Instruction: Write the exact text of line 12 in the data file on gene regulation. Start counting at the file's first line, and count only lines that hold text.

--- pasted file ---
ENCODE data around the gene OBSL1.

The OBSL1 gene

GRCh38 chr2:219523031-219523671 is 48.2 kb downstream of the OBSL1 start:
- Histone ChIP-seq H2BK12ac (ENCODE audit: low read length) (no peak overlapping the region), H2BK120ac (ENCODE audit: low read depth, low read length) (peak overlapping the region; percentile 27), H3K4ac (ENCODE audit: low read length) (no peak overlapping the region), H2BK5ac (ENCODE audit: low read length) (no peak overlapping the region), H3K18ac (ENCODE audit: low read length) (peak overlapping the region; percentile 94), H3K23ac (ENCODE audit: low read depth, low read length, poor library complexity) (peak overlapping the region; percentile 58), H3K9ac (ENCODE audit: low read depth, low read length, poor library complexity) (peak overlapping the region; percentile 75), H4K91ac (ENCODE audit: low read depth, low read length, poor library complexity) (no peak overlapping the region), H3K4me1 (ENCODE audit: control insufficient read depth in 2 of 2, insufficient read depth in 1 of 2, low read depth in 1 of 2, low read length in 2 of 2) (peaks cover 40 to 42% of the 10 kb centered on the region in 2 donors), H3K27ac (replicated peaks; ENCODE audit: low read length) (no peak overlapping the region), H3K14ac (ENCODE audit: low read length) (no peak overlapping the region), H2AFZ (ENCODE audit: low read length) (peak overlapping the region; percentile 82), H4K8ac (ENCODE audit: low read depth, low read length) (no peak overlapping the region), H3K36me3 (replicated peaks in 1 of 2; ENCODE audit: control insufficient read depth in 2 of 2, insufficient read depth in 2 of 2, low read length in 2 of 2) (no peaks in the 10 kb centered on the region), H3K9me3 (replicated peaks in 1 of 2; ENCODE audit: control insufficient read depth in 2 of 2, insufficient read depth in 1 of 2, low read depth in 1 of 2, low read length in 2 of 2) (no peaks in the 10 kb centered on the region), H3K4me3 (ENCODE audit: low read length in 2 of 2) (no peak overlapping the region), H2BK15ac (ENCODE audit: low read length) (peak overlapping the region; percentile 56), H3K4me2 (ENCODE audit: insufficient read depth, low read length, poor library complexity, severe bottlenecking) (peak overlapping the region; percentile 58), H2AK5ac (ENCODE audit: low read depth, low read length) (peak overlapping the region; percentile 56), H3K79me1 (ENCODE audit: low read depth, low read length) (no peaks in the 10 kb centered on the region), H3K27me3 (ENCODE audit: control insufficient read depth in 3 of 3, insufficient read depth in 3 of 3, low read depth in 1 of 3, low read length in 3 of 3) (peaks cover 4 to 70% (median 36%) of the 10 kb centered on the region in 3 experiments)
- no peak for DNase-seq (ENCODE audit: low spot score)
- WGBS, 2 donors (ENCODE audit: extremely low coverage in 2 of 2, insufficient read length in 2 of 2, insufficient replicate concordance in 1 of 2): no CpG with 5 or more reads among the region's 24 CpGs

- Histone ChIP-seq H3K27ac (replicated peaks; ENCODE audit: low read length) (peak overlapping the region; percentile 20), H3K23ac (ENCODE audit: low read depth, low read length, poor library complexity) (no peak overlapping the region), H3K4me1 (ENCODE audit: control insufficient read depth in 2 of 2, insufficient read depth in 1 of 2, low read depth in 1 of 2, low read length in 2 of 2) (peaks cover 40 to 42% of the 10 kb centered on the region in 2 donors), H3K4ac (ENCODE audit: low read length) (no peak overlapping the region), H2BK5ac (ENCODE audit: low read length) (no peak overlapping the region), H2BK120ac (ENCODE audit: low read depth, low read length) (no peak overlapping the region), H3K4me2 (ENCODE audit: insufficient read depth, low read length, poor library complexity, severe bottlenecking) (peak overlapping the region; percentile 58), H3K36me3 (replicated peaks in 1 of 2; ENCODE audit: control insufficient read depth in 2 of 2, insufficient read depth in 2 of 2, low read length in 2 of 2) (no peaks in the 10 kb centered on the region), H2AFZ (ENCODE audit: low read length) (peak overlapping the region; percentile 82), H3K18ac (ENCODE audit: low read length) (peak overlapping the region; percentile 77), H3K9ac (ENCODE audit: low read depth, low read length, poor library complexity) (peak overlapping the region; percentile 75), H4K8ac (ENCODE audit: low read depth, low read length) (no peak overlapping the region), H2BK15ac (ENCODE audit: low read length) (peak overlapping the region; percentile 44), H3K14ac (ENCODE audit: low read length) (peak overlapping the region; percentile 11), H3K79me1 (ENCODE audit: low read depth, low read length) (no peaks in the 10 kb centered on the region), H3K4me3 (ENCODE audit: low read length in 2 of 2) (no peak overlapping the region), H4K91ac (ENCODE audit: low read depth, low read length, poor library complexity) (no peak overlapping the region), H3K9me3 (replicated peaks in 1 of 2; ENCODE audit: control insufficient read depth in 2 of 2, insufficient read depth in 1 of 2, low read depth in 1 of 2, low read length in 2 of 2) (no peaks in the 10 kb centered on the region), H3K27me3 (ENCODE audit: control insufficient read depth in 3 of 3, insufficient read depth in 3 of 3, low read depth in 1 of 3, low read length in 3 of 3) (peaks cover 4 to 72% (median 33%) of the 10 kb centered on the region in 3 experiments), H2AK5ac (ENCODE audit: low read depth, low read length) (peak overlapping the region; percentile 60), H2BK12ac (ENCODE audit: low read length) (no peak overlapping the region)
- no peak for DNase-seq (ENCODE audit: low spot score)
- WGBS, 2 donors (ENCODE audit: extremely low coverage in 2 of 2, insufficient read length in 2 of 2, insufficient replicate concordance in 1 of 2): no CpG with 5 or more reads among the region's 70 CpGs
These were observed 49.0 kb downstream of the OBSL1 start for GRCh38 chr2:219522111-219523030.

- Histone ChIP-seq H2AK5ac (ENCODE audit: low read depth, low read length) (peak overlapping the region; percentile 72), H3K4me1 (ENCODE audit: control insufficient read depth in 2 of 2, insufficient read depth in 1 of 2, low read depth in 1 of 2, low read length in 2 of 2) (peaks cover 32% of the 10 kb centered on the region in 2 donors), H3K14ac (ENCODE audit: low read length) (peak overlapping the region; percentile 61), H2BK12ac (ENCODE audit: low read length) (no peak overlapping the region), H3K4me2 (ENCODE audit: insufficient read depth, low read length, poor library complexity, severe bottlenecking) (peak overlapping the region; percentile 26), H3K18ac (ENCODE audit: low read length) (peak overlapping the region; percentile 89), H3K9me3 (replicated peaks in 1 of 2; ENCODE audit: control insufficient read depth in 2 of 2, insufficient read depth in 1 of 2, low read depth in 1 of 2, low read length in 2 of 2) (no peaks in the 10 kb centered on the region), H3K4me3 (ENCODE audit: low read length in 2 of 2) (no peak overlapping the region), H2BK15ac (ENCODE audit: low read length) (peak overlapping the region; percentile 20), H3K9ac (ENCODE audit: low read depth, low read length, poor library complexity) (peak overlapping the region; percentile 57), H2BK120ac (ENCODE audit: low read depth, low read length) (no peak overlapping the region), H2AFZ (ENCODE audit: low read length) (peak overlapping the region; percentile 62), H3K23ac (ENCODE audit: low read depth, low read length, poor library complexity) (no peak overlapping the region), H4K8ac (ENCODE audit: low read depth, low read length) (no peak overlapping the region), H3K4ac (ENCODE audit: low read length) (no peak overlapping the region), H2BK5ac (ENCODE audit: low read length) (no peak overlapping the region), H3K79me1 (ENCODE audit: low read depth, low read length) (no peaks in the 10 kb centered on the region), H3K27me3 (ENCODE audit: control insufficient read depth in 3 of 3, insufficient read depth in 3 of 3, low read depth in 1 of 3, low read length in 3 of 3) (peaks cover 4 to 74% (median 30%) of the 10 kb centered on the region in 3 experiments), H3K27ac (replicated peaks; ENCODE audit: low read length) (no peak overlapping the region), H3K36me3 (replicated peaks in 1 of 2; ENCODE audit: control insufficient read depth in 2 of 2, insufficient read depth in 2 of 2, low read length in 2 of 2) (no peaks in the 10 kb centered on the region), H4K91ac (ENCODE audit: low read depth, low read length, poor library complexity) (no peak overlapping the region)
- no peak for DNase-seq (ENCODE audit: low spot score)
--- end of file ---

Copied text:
- no peak for DNase-seq (ENCODE audit: low spot score)